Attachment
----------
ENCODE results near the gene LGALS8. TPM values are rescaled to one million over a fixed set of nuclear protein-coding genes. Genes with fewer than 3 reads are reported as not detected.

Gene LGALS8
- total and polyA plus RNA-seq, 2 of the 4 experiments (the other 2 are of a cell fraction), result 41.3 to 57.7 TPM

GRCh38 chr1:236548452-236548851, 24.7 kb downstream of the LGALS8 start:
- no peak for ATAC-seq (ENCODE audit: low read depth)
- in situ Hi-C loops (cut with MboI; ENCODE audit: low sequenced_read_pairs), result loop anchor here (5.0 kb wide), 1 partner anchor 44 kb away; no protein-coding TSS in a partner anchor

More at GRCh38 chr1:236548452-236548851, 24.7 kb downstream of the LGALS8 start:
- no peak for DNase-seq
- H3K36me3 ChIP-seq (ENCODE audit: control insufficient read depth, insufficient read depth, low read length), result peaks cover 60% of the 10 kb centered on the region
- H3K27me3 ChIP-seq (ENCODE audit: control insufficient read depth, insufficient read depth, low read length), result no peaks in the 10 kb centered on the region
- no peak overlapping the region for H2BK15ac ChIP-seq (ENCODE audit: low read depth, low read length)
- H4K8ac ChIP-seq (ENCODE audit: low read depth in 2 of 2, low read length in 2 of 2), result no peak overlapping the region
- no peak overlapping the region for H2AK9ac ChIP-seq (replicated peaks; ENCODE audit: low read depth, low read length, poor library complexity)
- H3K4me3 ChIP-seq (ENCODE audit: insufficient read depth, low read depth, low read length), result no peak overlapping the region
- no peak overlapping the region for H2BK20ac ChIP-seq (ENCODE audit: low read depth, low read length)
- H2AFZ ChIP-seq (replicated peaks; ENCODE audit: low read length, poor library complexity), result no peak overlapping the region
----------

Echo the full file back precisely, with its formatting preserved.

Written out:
ENCODE results near the gene LGALS8. TPM values are rescaled to one million over a fixed set of nuclear protein-coding genes. Genes with fewer than 3 reads are reported as not detected.

Gene LGALS8
- total and polyA plus RNA-seq, 2 of the 4 experiments (the other 2 are of a cell fraction), result 41.3 to 57.7 TPM

GRCh38 chr1:236548452-236548851, 24.7 kb downstream of the LGALS8 start:
- no peak for ATAC-seq (ENCODE audit: low read depth)
- in situ Hi-C loops (cut with MboI; ENCODE audit: low sequenced_read_pairs), result loop anchor here (5.0 kb wide), 1 partner anchor 44 kb away; no protein-coding TSS in a partner anchor

More at GRCh38 chr1:236548452-236548851, 24.7 kb downstream of the LGALS8 start:
- no peak for DNase-seq
- H3K36me3 ChIP-seq (ENCODE audit: control insufficient read depth, insufficient read depth, low read length), result peaks cover 60% of the 10 kb centered on the region
- H3K27me3 ChIP-seq (ENCODE audit: control insufficient read depth, insufficient read depth, low read length), result no peaks in the 10 kb centered on the region
- no peak overlapping the region for H2BK15ac ChIP-seq (ENCODE audit: low read depth, low read length)
- H4K8ac ChIP-seq (ENCODE audit: low read depth in 2 of 2, low read length in 2 of 2), result no peak overlapping the region
- no peak overlapping the region for H2AK9ac ChIP-seq (replicated peaks; ENCODE audit: low read depth, low read length, poor library complexity)
- H3K4me3 ChIP-seq (ENCODE audit: insufficient read depth, low read depth, low read length), result no peak overlapping the region
- no peak overlapping the region for H2BK20ac ChIP-seq (ENCODE audit: low read depth, low read length)
- H2AFZ ChIP-seq (replicated peaks; ENCODE audit: low read length, poor library complexity), result no peak overlapping the region